Acing a college exam is one thing. But winning a programming competition against thousands of students from around the world is another. For a number of winners of the seven-year-old IEEEXtreme Programming Competition, the hard work has paid off.
The contest involves solving software design problems—most of which can’t be found in textbooks—within 24 hours. Participants compete in teams of 1 to 3 students. Last year’s event in October attracted more than 2,300 teams from 60 countries and were given 22 problems to solve. Teams that finished in first place received a paid trip to an IEEE conference of their choice; prizes like iPads and netbooks went to teams placing second and third. This year's event will take place on 18 October.
The Institute caught up with several of those winning teams to see how the skills used in the contest may have helped them in the real world. And help they did. For example, one graduate founded a start-up, another landed a job at Amazon, and a third coaches other students on how to win programming competitions.
A COMPANY OF HIS OWN
IEEE Graduate Student Member Bojan Kostadinov [below] and his team from Saints Cyril and Methodius University, in Skopje, Macedonia, won second place in 2013. This year he became the founder and CEO of Cloud Solutions, a software development company that develops Web applications, mobile apps, and games. The company works on its own projects and partners on projects with other companies.
Kostadinov finds that the companies he works with value success in contests like IEEEXtreme. “Good results at programming competitions are proof that a person is skilled in problem solving,” he says.
“In any job as a software developer, like the one I have now, it’s important to understand algorithms and data structures,” he continues. “This includes writing the correct code, debugging systems, and analyzing time and memory complexity. Programming contests help improve these skills immensely.”
IEEE Member Jura Bogomolov was a third-place finisher in the 2011 IEEEXtreme competition as part of a team from Belarusian State University, in Minsk. He recently joined Amazon’s headquarters in Seattle where he works on Kindle products. He says many of the programming questions that Amazon asked during his job interview were similar to the programming problems he encountered in the contest. And, he emphasizes, being an IEEEXtreme winner stood out on his résumé.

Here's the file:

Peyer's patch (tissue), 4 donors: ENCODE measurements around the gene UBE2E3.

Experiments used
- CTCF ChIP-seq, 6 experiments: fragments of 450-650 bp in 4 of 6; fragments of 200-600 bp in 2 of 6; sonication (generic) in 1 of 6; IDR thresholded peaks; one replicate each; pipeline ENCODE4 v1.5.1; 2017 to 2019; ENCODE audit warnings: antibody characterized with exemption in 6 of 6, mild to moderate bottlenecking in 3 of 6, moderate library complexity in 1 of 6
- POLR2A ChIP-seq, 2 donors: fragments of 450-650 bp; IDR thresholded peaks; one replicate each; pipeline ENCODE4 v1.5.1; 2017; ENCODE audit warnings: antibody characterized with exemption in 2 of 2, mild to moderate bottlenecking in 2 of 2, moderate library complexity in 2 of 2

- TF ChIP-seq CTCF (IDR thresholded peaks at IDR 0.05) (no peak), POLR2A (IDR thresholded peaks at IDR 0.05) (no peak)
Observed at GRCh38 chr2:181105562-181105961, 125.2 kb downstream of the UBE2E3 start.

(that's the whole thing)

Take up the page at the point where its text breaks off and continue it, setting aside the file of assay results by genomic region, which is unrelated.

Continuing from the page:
“It shows my ability to solve non-standard programming tasks, and that I work well in a team,” he explains. At Amazon, Bogomolov is part of a group that develops products to help students study, including digital flash cards designed for the Kindle. “I’m excited because I was a student just a few years ago and now I get to create something new that potentially can reach millions of others,” he says.
And Sira Songpolrojjanakul, whose team from Chulalongkorn University, in Bangkok, came in first place in the 2011 IEEEXtreme contest, is now coaching students who want to compete in programming competitions, including the very one he won. He likens real-life problems to programming problems; to be solved, each one must be broken down and simplified, which is a strategy he teaches his students.
PRACTICE, PRACTICE, PRACTICE
Another key piece of advice from the past winners to would-be competitors is the same given to athletes and musicians: Practice, practice, practice. Work on problems from earlier competitions, learn new algorithms, and try to implement complex data structures, says Kostadinov.
“Solve problems outside your comfort zone and then discuss your solutions with others,” he continues. Work on different types of problems to recognize which technique, algorithm, or data structure is best for each one, he adds.
Other past winners provide more basic advice: Don’t forget to eat during the competition and be sure to sleep the night before.
“It’s really hard to produce good code when you’re sleepy,” says IEEE Member Ronny Kaluge [top], a member of the team from Institut Teknologi Bandung, in Indonesia, the first-place IEEEXtreme winner in 2012. He is one of the first employees at the start-up Traveloka.com, a travel-booking site based in Indonesia. The competition helped him learn to stay calm under pressure, which leads to better decision-making, he says.
Kaluge’s teammate, IEEE Member Irvan Jahja, cautions contestants to eat healthy. “I ate a lot of cheeseburgers during the contest, which was probably not the wisest move,” he says.
Jahja will begin pursuing his Ph.D. at the National University of Singapore in August. He has interned at several high-tech companies, including Google’s offices in Japan and Poland. Winning programming competitions, including IEEEXtreme, helped him land those opportunities, he says.